After discussing ‘What’s a café and what’s a restaurant?’ and deciding we were simply looking for our favourite eating places, opinions varied widely on these. With the eventual winner surprising us all. Never fashionable, never a noted gathering place for movers or indeed shakers. Just solid good food with a friendly and casual attitude for as long as any of us could remember. Turn off Bold Street at Oxfam. Across the railway bridge on the right. Up the winding stairs past tattooing places and all sorts. The Egg.

Winner – The Egg


Shop of the year

Dig Vinyl, News from Nowhere, Abakhan/El Kilos, Allerton Road fishmonger butcher and veg shop (‘The Triumvirate’), Central Hall, Tunnel Road antique shop, Mattas, Dafnas.

After a discussion that veered off wildly into subject like quality of service, where Garston Leisure Centre got a special mention for their excellence, we arrived at the importance of high streets and independents. Bringing us to the now sadly unusual and almost storybook row of shops on Allerton Road that contains a fishmonger, a butcher and a greengrocer. All doing well and all in the shadow of the inevitable (in Liverpool) nearby giant Tesco. In our discussion we started calling these the Triumvirate. Sadly noting that the bakery that’s opened in the same row in recent times isn’t up to much unless you’re positively looking for nostalgia cakes from the 1950s, we gave a special welcome to the Baltic Bakehouse, open in the afternoons Tuesday to Friday and adding greatly to the Allerton Road independents.

Winner – Allerton Road triumvirate

The butcher, the greengrocer and the fishmonger.
The butcher, the greengrocer and the fishmonger.

Eccentric idea of the year

Friends of the Flyover, Monkey Map, Post Code Honey, Liverpool Giants (plus memories of the Liverpool spider).

Explaining that I mean ‘eccentric’ as a good thing. An idea so good that you look at it and think ‘Where did that one come from?’ – we set about discussing which of these add the most to Liverpool. Sarah’s ‘Monkey Map’ website, her mission to log every monkey puzzle tree on Earth from her Liverpool base, was as ever fascinating to all and rightly recognised as an ongoing mission of breathtaking eccentricity. But no more about Liverpool than it’s about everywhere else where the trees grow.

So awarding this one to the Friends of the Flyover for the richness their idea will add to Liverpool life was an easy decision for us all. One of the very best days of the year was the day the flyovers were closed to traffic and we all tried the idea out by going for a play around on the skyroads. It’ll cost less to make this idea a reality than it would to knock the things down. So let’s get on with doing it so before long the flyovers are competing for Place of the Year at future Liverpool Awards.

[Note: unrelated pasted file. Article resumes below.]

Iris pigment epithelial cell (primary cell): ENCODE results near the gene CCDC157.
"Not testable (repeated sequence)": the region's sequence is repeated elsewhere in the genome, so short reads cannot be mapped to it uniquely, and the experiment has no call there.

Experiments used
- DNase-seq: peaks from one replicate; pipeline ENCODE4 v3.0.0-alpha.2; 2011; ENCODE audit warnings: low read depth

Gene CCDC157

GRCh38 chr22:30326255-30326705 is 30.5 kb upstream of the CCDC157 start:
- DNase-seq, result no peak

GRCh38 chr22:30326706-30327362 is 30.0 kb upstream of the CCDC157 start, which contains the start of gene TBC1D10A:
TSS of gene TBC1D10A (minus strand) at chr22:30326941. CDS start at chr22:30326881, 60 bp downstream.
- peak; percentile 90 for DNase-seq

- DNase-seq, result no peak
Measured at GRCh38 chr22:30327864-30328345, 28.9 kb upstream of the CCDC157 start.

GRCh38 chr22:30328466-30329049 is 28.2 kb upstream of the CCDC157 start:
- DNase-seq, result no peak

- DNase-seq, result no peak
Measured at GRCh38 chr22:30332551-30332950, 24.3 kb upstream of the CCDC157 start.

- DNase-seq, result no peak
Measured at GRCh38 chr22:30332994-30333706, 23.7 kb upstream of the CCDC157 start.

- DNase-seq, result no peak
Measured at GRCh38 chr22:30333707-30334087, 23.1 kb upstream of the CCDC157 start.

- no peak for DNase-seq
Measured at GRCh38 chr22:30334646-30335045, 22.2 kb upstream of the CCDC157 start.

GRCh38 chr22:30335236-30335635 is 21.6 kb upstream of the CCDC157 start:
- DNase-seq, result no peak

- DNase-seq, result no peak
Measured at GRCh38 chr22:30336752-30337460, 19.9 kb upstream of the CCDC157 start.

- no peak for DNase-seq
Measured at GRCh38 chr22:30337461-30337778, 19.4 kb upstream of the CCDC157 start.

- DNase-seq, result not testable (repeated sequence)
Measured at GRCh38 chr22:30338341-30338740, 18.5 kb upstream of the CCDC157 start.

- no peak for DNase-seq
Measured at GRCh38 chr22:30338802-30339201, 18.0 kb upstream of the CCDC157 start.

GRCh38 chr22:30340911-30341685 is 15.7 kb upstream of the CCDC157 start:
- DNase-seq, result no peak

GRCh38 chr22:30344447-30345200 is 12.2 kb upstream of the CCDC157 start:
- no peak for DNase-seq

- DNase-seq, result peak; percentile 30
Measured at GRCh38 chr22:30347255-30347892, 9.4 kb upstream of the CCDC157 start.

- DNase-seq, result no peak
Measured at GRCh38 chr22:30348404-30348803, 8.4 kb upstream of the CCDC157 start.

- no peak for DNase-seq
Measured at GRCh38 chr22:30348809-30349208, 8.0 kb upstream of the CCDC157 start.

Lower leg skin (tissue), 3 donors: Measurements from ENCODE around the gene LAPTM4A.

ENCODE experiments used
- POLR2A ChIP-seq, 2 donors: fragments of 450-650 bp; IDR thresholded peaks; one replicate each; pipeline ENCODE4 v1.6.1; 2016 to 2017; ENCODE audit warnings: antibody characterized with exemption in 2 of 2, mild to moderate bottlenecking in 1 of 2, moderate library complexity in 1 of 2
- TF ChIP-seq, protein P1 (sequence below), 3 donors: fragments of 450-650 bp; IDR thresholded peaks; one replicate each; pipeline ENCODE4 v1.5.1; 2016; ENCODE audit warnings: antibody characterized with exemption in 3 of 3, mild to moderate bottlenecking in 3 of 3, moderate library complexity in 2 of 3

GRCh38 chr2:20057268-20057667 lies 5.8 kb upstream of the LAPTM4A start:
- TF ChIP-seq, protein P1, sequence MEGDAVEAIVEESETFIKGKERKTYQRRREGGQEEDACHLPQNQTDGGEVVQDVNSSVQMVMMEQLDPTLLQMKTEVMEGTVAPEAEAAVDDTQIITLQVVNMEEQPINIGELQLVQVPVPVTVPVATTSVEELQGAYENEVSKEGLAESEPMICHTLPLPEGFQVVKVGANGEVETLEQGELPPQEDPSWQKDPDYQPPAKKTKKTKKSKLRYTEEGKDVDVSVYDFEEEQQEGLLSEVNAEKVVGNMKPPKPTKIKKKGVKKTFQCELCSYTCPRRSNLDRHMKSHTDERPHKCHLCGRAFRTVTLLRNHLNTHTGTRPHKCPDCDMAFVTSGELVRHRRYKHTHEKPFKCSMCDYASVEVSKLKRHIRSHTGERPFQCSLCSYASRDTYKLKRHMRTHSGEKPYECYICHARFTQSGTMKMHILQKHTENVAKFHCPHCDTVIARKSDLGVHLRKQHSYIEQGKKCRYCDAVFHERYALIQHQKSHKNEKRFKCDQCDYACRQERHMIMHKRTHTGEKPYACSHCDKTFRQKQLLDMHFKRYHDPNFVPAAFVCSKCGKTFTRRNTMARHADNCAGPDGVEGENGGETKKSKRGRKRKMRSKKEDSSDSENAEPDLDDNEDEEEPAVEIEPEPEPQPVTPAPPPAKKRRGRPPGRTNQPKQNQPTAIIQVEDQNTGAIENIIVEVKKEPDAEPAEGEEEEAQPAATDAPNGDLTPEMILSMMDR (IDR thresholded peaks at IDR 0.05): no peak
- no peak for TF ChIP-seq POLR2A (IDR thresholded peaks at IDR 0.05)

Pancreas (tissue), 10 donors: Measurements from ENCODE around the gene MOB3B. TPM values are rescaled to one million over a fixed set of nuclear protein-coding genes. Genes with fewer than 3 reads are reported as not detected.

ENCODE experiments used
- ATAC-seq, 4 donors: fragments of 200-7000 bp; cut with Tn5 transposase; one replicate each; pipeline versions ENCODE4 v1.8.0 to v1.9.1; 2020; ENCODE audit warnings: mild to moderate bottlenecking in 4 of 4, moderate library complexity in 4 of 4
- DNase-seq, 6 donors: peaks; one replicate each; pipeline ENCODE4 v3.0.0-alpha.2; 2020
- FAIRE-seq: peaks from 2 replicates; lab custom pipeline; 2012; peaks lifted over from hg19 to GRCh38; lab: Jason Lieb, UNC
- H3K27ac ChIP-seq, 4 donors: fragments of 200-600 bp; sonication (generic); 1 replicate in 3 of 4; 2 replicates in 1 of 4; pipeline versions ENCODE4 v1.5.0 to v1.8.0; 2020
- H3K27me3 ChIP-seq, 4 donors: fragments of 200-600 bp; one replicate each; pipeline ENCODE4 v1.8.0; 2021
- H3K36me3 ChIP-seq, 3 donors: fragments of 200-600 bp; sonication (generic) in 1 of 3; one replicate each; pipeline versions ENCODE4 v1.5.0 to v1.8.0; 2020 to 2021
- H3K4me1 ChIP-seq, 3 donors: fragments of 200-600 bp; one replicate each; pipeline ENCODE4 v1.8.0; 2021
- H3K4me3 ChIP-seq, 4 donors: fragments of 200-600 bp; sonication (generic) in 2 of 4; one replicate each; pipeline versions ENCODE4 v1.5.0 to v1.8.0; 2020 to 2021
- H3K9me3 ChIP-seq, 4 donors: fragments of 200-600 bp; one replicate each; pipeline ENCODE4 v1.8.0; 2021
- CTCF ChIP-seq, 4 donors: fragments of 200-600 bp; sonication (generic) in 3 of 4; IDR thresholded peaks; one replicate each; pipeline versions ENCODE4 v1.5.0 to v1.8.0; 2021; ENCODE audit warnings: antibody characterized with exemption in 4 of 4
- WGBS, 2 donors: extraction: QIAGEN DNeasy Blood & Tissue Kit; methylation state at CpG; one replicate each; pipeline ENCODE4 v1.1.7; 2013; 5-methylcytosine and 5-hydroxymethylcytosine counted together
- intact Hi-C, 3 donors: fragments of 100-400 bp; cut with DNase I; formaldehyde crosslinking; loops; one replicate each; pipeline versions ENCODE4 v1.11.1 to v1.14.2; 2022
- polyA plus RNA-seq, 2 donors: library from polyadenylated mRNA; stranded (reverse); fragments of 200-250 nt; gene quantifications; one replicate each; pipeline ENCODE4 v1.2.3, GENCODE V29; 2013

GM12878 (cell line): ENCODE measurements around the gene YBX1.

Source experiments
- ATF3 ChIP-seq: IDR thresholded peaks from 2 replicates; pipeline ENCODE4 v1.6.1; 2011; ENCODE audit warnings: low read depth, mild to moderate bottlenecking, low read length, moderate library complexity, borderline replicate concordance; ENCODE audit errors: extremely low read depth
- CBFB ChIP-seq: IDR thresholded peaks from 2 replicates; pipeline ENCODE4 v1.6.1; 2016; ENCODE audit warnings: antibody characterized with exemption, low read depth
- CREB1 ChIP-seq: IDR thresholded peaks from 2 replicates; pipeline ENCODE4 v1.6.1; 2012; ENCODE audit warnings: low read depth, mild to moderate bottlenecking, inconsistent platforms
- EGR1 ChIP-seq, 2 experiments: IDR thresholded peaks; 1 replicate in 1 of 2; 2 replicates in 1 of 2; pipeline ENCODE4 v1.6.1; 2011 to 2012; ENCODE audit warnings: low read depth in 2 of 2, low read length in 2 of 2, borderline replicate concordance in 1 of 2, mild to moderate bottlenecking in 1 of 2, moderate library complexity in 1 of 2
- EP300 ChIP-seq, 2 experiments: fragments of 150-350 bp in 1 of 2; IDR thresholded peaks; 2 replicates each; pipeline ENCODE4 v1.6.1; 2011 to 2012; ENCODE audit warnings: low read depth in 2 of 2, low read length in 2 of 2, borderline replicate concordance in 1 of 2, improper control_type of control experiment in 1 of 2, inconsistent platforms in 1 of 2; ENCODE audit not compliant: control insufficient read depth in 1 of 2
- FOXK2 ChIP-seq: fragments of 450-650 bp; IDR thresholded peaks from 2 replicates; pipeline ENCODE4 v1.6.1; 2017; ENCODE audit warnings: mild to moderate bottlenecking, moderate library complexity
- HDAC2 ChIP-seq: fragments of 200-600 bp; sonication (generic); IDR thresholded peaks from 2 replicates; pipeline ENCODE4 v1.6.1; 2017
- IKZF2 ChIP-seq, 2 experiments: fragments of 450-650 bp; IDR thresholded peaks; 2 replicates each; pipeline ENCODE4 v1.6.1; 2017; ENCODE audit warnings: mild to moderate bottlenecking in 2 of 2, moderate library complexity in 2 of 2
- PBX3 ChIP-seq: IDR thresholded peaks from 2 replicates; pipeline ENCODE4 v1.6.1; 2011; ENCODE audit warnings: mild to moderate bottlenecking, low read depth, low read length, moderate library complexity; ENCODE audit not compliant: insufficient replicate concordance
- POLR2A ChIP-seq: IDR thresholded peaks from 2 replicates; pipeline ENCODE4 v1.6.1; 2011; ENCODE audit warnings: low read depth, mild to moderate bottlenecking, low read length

Winner – Friends of the Flyover


Finally we looked back at all the awards and decided on:

‘The Top thing of the year’


After the richness of the conversations all evening, by now we were all pretty well talked out. So Sarah wisely suggested we do the decent and democratic thing on this and go for a straight vote on the main two we were beginning to argue over. And so we got the narrow result.

The beaches of Liverpool just pipped Friends of the Flyover for ‘Thing of the year’

The Shining Shore at Thurstaston.
The Shining Shore at Thurstaston.

We loved doing this, the subject was good fun, and I think we all walked off into the night feeling enriched and informed about the place we call home. Well done Liverpool.

Of course looking back in the cold light of morning I think the likes of – ‘What no libraries?’ and ‘Why didn’t more people agree with me about Granby 4 Streets?’ And you might well be wondering how we could have missed your place. Well the answer is we did and if we did it all again another time the nominations might be very different. But the job we’d set ourselves was to shine some lights on Liverpool and enjoy ourselves doing it without getting all precious and official about it. Eccentric, informative, passionate – and a good laugh. Thanks to all who came and to the Everyman Bistro for giving us the space.

Elaine admires the winner's prize for 'Thing of the Year'
Elaine admires the winner’s prize for ‘Thing of the Year’. How do we award a tea towel to a load of beaches?

Big thanks to ‘the panel’ – Cathy, Lenka, Leon, Dom, Steve, Elaine, Jane. Mark, Sarah. And then there was me.

Published by Ronnie

Writing about life, Liverpool and anything else that interests me. As well as working with others to make the world a fairer and kinder place:

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  1. What an interesting discussion that was!
    I think each of the group learned something new about our great City and enjoyed it too.
    It felt quite cool in the Everyman, but the warmth, enthusiasm and outright passion of the group, mixed with humour, made it feel warm and cosy around the table. A triumph!

    1. Thank you Cathy, beautifully summed up. I think, having done two of these now, that the idea of gathering a table of interested and interesting people together to have a conversation about common interests is a great joy. A joy to be further explored.